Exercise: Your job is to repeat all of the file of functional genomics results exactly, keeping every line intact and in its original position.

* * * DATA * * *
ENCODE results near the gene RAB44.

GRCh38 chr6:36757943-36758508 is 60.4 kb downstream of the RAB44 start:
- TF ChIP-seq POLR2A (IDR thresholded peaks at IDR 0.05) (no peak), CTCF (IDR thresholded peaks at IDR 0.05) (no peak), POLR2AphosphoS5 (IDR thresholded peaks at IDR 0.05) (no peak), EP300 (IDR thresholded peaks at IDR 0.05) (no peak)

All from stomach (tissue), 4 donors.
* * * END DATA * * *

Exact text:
ENCODE results near the gene RAB44.

GRCh38 chr6:36757943-36758508 is 60.4 kb downstream of the RAB44 start:
- TF ChIP-seq POLR2A (IDR thresholded peaks at IDR 0.05) (no peak), CTCF (IDR thresholded peaks at IDR 0.05) (no peak), POLR2AphosphoS5 (IDR thresholded peaks at IDR 0.05) (no peak), EP300 (IDR thresholded peaks at IDR 0.05) (no peak)

All from stomach (tissue), 4 donors.